Total
0
Shares
Market Herald logo

Subscribe

Be the first with the news that moves the market
  • Victorians are getting ready for COVID-19 restrictions to return to “something normal” this weekend despite two new community cases recorded in the state
  • Though the two new cases, which are both linked to the Holiday Inn cluster, end a six-day streak of no community infections, restrictions will still be easing
  • Premier Dan Andrews said the state is ready to return to the level of restrictions in place before the late-December Black Rock restaurant outbreak
  • From 11:59 pm Friday night local time, masks will only be mandatory in “high risk” settings like public transport, shopping centres, and aged-care homes
  • Victorians will also be able to host up to 30 visitors in their homes per day, with 100 people allowed at outdoor gatherings
  • Offices across Victoria will be opening to 75 per cent capacity on Monday, which is the highest levels since the state’s first lockdown in March 2020
  • On top of this, the MCG will be opening to 50 per cent capacity, meaning up to 50,000 people can watch AFL games in the stadium
  • Density limits will remain at one person per two square metres as long as patrons sign into the venues with QR codes for contact-tracing purposes

Victorians are getting ready for COVID-19 restrictions to return to “something normal” this weekend despite two new community cases recorded in the state.

The two new cases, which end the six-day streak of zero local infections, are both linked to the state’s Holiday Inn cluster.

However, Premier Dan Andrews said the state was still ready to ease some key restrictions that have been in place since the late-December Black Rock restaurant outbreak.

The eased restrictions kick off at 11:59 pm on Friday night, local time.

Fewer masks, more visitors, and open offices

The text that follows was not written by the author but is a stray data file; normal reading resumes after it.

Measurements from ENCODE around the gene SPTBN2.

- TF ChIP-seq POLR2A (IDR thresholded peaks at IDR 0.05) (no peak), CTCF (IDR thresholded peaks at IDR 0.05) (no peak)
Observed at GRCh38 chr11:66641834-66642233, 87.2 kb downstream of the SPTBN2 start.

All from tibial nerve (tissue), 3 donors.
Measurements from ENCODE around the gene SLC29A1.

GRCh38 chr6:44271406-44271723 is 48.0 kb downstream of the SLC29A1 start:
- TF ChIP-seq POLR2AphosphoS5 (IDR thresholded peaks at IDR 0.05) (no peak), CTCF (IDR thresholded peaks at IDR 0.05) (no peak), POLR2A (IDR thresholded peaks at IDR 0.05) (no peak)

Under the new COVID-19 restrictions, Victorians will only be required to wear masks in “high-risk” settings, which typically refer to areas where large numbers of people will gather indoors or where several sensitive people may be together.

This means except for places like public transport or rideshare services, indoor markets, shopping centres, and aged-care facilities, Victorians can leave the mask at home.

On top of this, Victorian residents are now able to host up to 30 people per day inside their homes. Over the year so far, Victorians have only been able to have five people over at a time. The new rules are even lighter than the 15-visitor-per-home rules from before New Year’s Eve.

Meanwhile, up to 100 people are now allowed to attend outdoor gatherings.

Importantly, 75 per cent of Victorian workers are set to return to their offices on Monday — up from the current 50-per-cent capacity rule. This will be the first time since the March lockdown in 2020 that offices will be open to such capacity.

“We were on the cusp of moving to that setting when we had our most recent challenges, so I am very pleased — based on public health advice from the Chief Health Officer — we were able to make those adjustments as well,” Premier Dan Andrews said.

Offices will be open across the private and public sector both in the CBD and across suburban and regional locations.

Restrictions will also lift across hospitals and aged care facilities, though the Premier said these facilities can still implement their own restrictions if they deem it necessary.

As for sports fans, the MCG is opening to 50 per cent capacity, meaning 50,000 people can attend AFL games at the stadium when the season kicks off.

“That will be something approaching normal — which is something that Victorians have absolutely earned,” the Premier said.

“I want to thank every Victorian for making today’s announcement possible — and I want to thank every Victorian for their patience. It’s been a hard slog, but Victorians are doing what they do best as we work to beat this virus: staying the course and looking out for each other.”

Density limits in pubs, clubs, shops, and other venues will remain at one person per two square metres, as long as patrons sign into the venues with QR codes for contact-tracing purposes.

More From The Market Herald

" 1 in 3 current staff in federal parliament experienced sexual harassment: report

One in three federal parliament employees who responded to a review of the workplace culture of Parliament House say they have experienced some

" Perth industrial market going from strength to strength

The industrial market is the most sought-after commercial asset class in Australia at the moment, and Perth is no exception.

" ASX big caps join emissions reporting scheme as Australia reduces annual carbon output by 2.1pc

ASX big caps Coles (COL) and Woodside Petroleum (WPL) have joined 11 other large Australian businesses in getting behind the Federal Government’s recently-announced

" Macquarie Group (ASX:MQG) flags $2.2b regulatory hit

Macquarie Group (MQG) is anticipating a $2.2 billion hit to its capital surplus for after the financial regulator announced changes to the ban…